Motor control of M-cell-generated S-start and C-start in larval zebrafish. (A) Caudal stimulation can generate both S- and C-start kinematic patterns. Reproduced from Liu et al. (2012). Scale bar: 1 mm. (B) Recording positions for M-cells and ventral root recordings shown in C–G. Arrowheads show locations of recordings and colours correspond to colours of associated responses. Y on the tail indicates location of the stimulating electrode. (C,D) Exemplar recordings from ventral roots (motor neurons) in the trunk and tail on the left and right sides of the body for the S-start (C) and the C-start (D). There are different patterns of ventral root activation for S-starts and C-starts. In stage 1 (activity in red dashed box), S-starts include activity rostrally on one side of the body and caudally on the other, whereas C-starts show unilateral activity along the length of the trunk and tail. Stage 2 (activity in blue dashed box) was similar between S-starts and C-starts (courtesy of Y. C. Liu). (E–G) Exemplar whole-cell patch recordings of M-cell neural activity of an S-start (E) and two C-starts, all stimulated at the tail. The lower two traces of each column show ventral root recordings that can differentiate S-start and C-start motor patterns and are used to ascertain whether the M-cell response would generate an S-start or C-start. Bilateral M-cell activity, shown in red, could generate either an S-start (E) or a C-start (F). (G) Activity of a single M-cell could only generate a C-start. Image modified from Liu and Hale (2017). (H–J) Models for the M-cell-initiated startle circuits. Red cells are activated whereas white cells are inhibited. Red arrowheads represent M-cell spikes. Red lines on the fish silhouette represent motor activity. Excitatory spinal interneurons involved in the startle response are not represented in these diagrams. (H) An S-start motor pattern is generated as follows: a stimulus to the tail causes Rohon Beard sensory neurons (RBs) in the caudal spinal cord to be activated (1), which in turn activates commissural local interneurons (CoLos) on both sides of the cord (2). CoLos in the ipsilateral caudal spinal cord inhibit motor neurons (MN) and their counterparts on the contralateral side (3). Sensory information from RBs is also relayed to the M-cells to fire the ipsilateral and contralateral M-cells within short latencies of each other (4). In the rostral spinal cord, the ipsilateral M-cell activates CoLos and motor neuron on the contralateral side, causing motor output on the contralateral side and inhibiting motor output that would be otherwise generated by the contralateral M-cell (5). In the caudal spinal cord, inhibition from CoLos reduces the likelihood of motor neuron activity on the contralateral side, thus the descending M-cell spikes are more likely to fire motor neurons on the ipsilateral side (6). This causes bilateral motor activity on opposite sides of the rostral and caudal trunk. (I) An alternative C-start can be elicited when motor neurons in the caudal cord are inhibited on the opposite side as rostral motor activity, allowing motor activity in the caudal trunk and tail to match with that in the rostral trunk (2). The ipsilateral M-cell fires slightly before the contralateral and causes motor activity on the rostral contralateral side (4). In the caudal spinal cord, motor neurons on the contralateral side are more likely to fire due to inhibition from CoLos to motor neurons on the ipsilateral side (6), thus causing unilateral motor activity on the contralateral side. (J) The fundamental model of an M-cell-generated response is that one M-cell fires and activates motor neurons contralaterally while inhibiting them ipsilaterally through CoLos. Image modified from Liu and Hale (2017).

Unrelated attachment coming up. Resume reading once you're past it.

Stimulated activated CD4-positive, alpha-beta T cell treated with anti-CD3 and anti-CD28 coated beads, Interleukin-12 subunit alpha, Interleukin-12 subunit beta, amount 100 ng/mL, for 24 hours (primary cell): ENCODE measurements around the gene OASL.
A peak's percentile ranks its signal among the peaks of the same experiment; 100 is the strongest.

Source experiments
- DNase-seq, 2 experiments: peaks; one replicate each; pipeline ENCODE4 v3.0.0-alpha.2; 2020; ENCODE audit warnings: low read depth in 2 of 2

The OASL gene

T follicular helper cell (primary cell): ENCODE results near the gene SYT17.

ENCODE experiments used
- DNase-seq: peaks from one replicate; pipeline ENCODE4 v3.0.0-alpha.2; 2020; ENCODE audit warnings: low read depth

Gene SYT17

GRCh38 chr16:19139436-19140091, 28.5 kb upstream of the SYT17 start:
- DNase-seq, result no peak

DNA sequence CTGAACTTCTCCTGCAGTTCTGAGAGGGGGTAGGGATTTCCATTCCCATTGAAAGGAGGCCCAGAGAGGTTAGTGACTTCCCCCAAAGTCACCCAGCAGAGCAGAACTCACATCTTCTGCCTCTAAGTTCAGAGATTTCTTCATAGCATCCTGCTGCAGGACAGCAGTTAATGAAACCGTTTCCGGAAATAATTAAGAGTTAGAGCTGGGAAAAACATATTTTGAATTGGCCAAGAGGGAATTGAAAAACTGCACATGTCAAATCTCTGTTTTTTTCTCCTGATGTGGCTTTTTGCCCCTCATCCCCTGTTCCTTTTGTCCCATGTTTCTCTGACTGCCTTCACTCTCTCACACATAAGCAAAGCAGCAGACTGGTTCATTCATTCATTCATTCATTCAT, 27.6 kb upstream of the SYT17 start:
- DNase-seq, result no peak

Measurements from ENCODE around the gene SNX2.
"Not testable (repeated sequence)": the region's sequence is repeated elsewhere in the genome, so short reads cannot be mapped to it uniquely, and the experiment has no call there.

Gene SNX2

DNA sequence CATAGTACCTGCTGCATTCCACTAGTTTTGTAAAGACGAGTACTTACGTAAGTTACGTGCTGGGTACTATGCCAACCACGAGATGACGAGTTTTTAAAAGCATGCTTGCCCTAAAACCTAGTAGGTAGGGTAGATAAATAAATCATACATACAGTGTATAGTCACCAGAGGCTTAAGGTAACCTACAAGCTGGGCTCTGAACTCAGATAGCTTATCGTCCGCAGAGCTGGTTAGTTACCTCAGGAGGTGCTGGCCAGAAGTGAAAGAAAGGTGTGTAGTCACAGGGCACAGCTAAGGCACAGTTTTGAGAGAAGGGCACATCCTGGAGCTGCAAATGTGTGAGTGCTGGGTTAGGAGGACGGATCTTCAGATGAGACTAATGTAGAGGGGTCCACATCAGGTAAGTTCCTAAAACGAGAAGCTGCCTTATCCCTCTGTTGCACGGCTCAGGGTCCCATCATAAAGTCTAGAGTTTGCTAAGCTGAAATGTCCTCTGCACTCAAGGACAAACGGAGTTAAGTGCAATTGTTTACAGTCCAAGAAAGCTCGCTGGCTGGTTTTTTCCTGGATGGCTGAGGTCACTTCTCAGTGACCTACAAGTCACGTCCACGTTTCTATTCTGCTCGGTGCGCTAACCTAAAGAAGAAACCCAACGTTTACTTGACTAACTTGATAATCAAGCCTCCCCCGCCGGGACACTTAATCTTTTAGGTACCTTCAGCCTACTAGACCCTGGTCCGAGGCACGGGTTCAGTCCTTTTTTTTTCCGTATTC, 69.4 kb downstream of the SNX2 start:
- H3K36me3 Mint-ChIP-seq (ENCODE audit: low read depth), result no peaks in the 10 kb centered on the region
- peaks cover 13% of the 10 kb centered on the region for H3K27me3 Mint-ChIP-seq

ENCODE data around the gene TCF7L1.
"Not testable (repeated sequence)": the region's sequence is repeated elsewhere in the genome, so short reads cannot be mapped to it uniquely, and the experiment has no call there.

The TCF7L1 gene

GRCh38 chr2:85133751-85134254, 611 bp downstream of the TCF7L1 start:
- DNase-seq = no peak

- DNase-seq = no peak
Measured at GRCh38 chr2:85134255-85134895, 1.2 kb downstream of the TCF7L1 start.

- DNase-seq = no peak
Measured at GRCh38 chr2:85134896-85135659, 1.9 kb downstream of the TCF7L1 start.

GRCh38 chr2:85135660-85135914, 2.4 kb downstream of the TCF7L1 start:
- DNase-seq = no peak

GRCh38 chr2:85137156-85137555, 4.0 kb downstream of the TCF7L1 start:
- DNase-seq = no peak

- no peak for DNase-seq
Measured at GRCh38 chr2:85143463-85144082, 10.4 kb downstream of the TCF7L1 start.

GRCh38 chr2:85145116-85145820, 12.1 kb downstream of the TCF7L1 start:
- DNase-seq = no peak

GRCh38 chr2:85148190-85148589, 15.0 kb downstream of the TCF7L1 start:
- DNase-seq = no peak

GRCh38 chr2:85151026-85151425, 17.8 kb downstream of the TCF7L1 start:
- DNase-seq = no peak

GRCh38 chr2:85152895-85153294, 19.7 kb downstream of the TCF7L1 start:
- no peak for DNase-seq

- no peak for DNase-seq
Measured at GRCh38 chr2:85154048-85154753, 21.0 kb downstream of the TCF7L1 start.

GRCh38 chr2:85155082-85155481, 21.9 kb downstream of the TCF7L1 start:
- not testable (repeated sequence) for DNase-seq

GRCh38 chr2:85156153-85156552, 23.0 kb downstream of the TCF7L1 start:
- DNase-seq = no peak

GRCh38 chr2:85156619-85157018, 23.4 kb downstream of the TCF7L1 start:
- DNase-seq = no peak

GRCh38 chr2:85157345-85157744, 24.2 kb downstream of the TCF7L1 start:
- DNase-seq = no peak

Fig. 4.